As a director or officer you owe a duty to the relevant shareholders and employees of that entity. Public entities obviously hold the largest exposure in this situation. However, it is important to understand the significant exposures faced by private and nonprofit companies as well. Potential claims can arise from shareholders, employees, competitors, customers, third-parties, and be based on a number of potential exposures including:
- Securities Law
- Employment Laws
- Business / Corporate Law
For private companies and non-profit organizations, the greatest risk for directors and officers is employment-related lawsuits. 48% of lawsuits against private companies are employmentrelated, and this jumps to 98% for suits against the directors of nonprofit organizations (Directors and Officers Liability: 2005 Survey Executive Summary, Towers Perrin Tillinghast).
It is public policy for organizations to indemnify their directors and officers for the defense, settlement, and judgment resulting from lawsuits related to these roles. In fact, every state requires indemnification when directors and officers are successful in their defense against a lawsuit. Always request a written indemnification document.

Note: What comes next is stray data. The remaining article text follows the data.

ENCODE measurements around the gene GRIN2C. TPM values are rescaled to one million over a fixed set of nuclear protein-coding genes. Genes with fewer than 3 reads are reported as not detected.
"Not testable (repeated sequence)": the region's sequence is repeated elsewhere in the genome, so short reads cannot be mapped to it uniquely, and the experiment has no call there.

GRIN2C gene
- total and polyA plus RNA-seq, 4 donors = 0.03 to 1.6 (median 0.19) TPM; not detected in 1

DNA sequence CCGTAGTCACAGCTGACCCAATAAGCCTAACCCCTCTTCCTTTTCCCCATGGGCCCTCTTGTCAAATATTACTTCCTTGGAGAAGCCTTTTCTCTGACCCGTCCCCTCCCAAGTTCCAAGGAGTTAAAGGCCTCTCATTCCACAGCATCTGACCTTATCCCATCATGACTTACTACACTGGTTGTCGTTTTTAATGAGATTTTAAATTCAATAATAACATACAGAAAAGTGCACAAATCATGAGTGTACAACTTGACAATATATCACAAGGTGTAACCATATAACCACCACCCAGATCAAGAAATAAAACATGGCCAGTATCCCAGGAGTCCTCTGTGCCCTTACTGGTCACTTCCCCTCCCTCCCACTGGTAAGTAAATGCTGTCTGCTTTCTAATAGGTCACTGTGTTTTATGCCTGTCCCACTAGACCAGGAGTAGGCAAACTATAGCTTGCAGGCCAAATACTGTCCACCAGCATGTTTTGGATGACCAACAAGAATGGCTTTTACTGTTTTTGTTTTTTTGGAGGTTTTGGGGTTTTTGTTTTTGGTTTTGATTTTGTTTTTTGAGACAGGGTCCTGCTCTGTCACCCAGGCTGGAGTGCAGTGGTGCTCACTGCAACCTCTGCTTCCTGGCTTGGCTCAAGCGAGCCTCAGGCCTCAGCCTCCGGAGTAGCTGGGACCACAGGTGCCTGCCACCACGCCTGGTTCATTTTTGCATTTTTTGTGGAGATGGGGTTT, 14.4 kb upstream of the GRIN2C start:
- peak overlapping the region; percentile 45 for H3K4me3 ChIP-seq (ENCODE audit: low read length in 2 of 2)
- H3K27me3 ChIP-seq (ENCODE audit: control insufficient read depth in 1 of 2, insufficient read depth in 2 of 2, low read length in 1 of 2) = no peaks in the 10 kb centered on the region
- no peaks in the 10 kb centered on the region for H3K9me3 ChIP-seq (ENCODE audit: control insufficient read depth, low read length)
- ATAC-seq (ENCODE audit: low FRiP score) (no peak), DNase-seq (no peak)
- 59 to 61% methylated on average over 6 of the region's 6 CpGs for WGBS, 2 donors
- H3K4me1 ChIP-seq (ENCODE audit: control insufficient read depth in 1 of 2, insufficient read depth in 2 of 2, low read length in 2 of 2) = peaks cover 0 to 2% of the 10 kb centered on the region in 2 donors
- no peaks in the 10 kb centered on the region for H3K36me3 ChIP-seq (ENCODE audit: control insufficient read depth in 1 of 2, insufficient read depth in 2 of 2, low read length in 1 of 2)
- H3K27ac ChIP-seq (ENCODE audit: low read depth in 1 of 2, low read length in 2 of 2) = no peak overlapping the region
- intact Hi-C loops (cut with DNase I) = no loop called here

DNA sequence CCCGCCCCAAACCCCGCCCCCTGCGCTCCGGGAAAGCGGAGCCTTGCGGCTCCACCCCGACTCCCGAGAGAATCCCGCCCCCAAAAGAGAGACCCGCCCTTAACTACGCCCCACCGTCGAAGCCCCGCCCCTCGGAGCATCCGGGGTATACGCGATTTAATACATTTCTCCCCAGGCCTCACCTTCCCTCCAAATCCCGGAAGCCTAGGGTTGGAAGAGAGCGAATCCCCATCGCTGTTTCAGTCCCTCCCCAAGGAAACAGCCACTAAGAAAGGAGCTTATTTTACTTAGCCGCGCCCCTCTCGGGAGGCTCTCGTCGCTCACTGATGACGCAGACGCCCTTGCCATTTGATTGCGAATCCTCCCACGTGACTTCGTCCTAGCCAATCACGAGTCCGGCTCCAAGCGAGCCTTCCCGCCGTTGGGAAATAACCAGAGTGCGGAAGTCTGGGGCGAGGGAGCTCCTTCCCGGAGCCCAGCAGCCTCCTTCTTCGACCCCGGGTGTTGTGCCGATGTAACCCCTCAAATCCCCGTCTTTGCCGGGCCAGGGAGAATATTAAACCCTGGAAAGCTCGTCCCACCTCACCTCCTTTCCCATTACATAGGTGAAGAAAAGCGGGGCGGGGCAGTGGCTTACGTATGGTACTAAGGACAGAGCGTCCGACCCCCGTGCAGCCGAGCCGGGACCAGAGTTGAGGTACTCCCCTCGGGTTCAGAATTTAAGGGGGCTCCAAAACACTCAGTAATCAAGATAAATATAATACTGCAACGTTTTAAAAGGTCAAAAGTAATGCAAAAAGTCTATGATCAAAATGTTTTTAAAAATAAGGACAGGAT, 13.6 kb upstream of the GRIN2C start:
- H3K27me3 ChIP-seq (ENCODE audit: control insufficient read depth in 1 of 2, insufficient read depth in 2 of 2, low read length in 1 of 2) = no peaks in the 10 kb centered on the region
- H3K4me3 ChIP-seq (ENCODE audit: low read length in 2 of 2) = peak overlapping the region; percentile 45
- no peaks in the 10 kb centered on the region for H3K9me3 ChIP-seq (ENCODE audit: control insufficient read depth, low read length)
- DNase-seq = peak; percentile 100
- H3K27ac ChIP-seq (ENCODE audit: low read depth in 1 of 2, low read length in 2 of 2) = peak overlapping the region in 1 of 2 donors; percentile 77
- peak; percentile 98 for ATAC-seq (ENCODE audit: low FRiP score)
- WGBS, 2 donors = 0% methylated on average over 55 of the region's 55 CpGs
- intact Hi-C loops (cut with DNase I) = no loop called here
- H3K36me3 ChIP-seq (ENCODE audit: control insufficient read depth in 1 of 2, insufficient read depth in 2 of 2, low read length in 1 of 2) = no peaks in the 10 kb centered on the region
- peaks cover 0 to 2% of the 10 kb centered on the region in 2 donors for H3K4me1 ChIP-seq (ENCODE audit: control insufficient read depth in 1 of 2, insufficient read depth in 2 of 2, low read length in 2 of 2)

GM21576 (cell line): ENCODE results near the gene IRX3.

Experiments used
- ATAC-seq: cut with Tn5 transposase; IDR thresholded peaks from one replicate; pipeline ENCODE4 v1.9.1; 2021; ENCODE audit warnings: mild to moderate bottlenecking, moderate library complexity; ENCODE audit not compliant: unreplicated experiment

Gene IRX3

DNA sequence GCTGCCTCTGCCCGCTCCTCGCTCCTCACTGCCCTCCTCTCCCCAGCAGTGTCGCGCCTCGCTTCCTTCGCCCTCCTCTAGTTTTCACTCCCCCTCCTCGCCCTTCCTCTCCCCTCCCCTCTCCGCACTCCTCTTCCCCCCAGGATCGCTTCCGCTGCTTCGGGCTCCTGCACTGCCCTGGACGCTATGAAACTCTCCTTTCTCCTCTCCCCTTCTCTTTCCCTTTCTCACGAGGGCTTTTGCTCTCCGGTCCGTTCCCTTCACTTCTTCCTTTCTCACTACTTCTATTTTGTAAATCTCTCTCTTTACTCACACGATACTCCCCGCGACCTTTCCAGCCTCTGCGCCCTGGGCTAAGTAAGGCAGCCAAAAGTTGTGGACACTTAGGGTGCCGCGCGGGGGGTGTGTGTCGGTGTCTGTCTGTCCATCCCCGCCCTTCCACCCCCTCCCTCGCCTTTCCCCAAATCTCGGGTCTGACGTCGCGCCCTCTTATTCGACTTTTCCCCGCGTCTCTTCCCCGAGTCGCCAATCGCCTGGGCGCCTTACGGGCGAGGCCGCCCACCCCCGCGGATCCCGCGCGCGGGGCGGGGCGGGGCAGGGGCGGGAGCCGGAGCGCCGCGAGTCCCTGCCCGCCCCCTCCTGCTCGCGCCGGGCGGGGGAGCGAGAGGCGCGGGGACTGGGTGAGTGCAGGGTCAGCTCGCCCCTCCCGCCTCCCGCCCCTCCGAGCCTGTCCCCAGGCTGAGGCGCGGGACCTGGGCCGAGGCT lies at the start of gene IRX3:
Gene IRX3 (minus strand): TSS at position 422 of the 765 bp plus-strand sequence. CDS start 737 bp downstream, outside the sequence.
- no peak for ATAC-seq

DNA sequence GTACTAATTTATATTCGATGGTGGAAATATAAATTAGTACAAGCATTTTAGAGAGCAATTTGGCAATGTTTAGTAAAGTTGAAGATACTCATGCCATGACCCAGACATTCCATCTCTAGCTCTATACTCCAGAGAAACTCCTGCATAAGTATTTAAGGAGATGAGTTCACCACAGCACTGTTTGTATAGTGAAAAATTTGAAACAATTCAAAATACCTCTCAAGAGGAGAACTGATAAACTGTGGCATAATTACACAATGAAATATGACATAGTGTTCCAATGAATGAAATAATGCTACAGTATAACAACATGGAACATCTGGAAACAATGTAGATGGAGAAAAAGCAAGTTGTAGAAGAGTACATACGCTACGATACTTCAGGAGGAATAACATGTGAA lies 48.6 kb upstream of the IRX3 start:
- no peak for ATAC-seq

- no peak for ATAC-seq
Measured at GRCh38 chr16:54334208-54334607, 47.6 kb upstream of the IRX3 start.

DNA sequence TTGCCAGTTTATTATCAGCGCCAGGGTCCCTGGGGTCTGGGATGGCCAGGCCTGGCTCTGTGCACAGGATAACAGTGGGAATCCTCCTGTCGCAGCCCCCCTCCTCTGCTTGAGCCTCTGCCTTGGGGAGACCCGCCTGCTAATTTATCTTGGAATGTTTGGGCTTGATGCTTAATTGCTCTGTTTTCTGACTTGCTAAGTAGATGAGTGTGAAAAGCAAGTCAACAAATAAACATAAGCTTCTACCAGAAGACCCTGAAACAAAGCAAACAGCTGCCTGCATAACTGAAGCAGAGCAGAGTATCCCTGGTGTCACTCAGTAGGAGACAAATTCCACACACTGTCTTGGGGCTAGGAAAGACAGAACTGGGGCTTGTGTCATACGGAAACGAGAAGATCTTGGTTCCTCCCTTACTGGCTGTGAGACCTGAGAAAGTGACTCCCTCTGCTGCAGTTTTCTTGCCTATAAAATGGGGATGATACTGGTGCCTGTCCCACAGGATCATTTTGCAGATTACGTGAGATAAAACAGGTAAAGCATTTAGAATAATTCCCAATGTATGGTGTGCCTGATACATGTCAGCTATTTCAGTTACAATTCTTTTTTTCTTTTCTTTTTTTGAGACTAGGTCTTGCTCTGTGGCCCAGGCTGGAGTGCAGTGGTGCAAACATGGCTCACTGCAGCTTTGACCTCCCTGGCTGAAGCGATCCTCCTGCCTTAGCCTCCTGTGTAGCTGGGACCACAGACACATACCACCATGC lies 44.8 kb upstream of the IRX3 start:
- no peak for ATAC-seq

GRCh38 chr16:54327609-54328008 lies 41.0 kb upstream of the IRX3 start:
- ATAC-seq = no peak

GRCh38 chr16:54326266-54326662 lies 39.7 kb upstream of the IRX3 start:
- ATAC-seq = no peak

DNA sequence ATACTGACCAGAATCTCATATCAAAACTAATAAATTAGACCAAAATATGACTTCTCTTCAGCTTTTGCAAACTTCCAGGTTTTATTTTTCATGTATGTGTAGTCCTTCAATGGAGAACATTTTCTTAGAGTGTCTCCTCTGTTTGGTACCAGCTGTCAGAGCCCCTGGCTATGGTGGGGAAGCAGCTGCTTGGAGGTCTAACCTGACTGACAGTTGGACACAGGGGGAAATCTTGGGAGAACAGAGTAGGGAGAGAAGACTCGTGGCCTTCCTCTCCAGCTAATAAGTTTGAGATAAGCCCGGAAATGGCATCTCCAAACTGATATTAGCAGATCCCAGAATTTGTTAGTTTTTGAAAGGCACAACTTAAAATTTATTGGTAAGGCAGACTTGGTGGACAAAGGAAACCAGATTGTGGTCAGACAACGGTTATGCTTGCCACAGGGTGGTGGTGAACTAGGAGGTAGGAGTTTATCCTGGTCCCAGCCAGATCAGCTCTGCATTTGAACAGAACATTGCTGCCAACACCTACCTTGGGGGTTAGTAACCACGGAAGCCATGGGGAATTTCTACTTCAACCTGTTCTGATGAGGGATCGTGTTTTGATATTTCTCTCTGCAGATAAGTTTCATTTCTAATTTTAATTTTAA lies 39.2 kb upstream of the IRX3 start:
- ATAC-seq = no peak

However, there are always exceptions when indemnification cannot be granted, and indemnification can come after lengthy defense costs are incurred. For this reason, a directors & officers insurance policy should be the first line of defense. Our recommendation to our clients is to never accept a board position where the entity does not have a directors and officers liability policy in place.
Furthermore, not all policies are the same, and the policy should be reviewed in detail. You will want to be able to answer the following questions:
- What limits of liability are available and are they sufficient?
- Does the policy provide coverage for my position?
- Are there any coverage exclusions, conditions, or modifications that could impact coverage in the event of a claim?
- Have there been claims or potential claims reported that could impact limits available to me?
- Does the policy provide coverage to me as an individual, as well as, the whole board?
Does the policy provide additional coverage for:
- Employee-related events (employment practices liability)
- Fiduciary (ERISA and health & welfare plans)
- Employee dishonesty / theft
Always have your insurance policies reviewed by an insurance broker with experience in that particular field.
Serving as a board member can be very rewarding, and many professionals serve in this capacity on a regular basis. Understanding your potential exposure will assist you in your assessment of whether to take this new position and, ultimately, will provide you with peace of mind in your role.
Gary Sutherland of NAPLIA